Colombia’s Supreme Court on Thursday called ex-guerrilla leader “Jesus Santrich” to trial on drug-trafficking charges.
Despite the summons, no court date has been set. However, the court clarified that the trial would go ahead “once the necessary evidence has been gathered.”
Santrich, whose real name is Zeuxis Hernandez, was released from jail for the second time last week and was previously shielded from extradition by the war crimes tribunal, which claimed it had received no evidence indicating whether or when the FARC’s former ideologue would have trafficked drugs.
The Supreme Court has refused to put out an arrest warrant against Santrich, stating that “from the content of the evidence collected so far and from the procedural reality, it does not appear that it is necessary, proportional and reasonable.”
This development comes hot on the heels of the court’s ruling to take over Santrich’s case from the Prosecutor General’s Office.
By Colombian law, sitting politicians must be put to trial by the Supreme Court and Santrich technically sits in the Colombian congress, although his year-long imprisonment dating from May 2018 has prevented him from taking his seat.
The case so far
Santrich was arrested in May 2018, after the US filed an extradition request, claiming the virtually blind FARC leader conspired to traffic drugs.
The Special Jurisdiction for Peace (JEP) denied the request and ordered his release from prison, claiming there was no evidence to support the US claim Santrich conspired to traffic 10 tons of cocaine between 2017 and last year.
The JEP did not clear Santrich, and recommended the former guerrilla leader be tried by the Supreme Court.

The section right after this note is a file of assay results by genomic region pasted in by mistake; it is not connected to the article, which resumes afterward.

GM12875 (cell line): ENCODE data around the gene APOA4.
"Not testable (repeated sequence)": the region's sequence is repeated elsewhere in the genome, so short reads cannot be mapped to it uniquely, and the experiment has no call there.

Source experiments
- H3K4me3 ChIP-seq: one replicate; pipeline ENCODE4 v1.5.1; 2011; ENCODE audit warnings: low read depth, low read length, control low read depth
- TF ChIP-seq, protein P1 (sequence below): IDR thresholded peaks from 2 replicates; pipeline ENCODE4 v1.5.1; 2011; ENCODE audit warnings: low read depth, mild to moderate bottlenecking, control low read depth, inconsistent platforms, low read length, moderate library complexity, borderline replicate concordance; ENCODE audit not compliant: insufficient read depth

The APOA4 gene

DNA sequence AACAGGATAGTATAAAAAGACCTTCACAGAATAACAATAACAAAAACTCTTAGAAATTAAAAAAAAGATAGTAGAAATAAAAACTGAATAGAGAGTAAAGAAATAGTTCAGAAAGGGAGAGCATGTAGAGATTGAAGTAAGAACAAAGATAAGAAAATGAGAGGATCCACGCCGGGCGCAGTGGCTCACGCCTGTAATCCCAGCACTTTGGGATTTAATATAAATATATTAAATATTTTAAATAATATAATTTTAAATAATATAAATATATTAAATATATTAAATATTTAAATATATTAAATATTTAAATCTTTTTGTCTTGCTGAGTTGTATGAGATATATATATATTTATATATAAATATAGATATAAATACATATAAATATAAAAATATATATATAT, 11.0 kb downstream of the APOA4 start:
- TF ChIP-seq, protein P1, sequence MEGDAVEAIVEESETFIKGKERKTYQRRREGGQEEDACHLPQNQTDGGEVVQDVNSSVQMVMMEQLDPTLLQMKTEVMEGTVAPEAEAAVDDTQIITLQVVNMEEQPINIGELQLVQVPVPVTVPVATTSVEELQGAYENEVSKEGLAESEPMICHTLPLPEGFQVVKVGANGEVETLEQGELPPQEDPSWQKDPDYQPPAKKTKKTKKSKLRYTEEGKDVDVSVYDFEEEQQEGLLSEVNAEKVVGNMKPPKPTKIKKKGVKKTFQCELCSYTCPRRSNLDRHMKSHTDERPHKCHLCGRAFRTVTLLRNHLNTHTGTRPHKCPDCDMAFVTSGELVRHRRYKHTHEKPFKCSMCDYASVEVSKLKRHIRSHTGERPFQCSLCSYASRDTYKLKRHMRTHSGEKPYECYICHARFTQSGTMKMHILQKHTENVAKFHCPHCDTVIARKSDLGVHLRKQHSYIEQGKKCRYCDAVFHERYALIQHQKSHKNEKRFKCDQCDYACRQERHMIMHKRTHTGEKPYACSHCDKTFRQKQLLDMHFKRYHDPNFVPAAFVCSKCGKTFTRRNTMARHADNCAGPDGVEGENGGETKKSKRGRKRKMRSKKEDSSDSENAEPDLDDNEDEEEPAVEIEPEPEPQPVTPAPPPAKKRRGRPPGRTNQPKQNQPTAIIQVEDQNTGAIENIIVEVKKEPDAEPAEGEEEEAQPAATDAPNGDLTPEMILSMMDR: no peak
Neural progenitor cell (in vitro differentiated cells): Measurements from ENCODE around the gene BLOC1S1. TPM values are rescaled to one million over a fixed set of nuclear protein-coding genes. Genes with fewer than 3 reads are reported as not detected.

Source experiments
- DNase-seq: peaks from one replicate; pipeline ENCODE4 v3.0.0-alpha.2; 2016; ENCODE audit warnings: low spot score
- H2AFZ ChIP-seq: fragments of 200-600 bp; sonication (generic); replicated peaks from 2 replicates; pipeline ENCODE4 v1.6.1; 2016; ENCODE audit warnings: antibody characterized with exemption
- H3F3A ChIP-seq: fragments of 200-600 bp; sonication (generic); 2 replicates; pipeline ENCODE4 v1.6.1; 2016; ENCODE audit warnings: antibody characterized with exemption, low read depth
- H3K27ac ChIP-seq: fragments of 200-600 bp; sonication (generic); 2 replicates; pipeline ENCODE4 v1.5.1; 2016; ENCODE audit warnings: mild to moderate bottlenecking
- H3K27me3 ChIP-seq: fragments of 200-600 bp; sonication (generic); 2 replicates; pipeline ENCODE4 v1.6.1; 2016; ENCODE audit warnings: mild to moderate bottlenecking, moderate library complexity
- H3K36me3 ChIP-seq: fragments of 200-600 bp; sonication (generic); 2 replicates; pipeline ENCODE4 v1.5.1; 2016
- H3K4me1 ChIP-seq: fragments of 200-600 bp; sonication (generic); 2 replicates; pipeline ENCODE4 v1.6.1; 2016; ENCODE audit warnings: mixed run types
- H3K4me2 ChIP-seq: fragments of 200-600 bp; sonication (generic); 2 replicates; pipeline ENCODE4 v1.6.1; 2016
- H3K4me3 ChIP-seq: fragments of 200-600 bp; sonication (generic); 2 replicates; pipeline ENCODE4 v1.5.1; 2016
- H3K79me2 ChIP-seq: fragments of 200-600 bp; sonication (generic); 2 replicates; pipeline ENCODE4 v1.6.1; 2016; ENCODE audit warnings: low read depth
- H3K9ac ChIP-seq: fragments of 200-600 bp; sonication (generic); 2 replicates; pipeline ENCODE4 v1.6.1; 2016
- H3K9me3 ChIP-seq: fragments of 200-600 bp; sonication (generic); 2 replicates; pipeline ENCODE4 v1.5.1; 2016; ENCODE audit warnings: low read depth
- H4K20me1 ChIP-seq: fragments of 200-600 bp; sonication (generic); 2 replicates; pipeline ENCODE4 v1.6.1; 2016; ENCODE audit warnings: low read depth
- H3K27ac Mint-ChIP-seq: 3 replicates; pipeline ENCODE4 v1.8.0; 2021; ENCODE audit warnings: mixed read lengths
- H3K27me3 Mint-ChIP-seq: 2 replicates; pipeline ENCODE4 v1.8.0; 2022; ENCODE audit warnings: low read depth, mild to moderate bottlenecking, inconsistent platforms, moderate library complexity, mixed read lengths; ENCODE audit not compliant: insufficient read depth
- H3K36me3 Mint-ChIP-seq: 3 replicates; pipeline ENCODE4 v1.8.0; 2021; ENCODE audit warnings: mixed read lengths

This decision not to extradite sparked a crisis in the government of President Ivan Duque and the resignation of Prosecutor General Nestor Humberto Martinez, who was accused by the JEP of possibly having broken the law in his office’s attempt to link Santrich to drug trafficking.
Minutes after he was released, Santrich was recaptured and imprisoned again by the prosecution, but this recapture order was later overturned and Santrich was released again.
The evidence against Santrich
The Prosecutor General’s Office and the DEA claim to possess evidence Santrich did conspire to traffic drugs. As a result, the Supreme Court asked that all evidence be handed over to the court.
This includes evidence gathered in US territory. One key allegation against Santrich dated from November 2017, when Mexican narcos are alleged to have received a 5 kilogram “test shipment” of cocaine in Florida, organised by the ex-guerrilla.
Regarding this shipment, the court has requested that the US “hand over documentation related to the seizure”
Another key aspect in the development of the case will be the testimony of DEA informant Marlon Marin, the nephew of FARC leader “Ivan Marquez.”
Marin, who is in the US, is set to testify against Santrich. The Supreme Court will hear his testimony via a video link on Monday.
Santrich and the FARC have consistently claimed that the former ideologue was “framed” by the DEA and former chief prosecutor Nestor Humberto Martinez.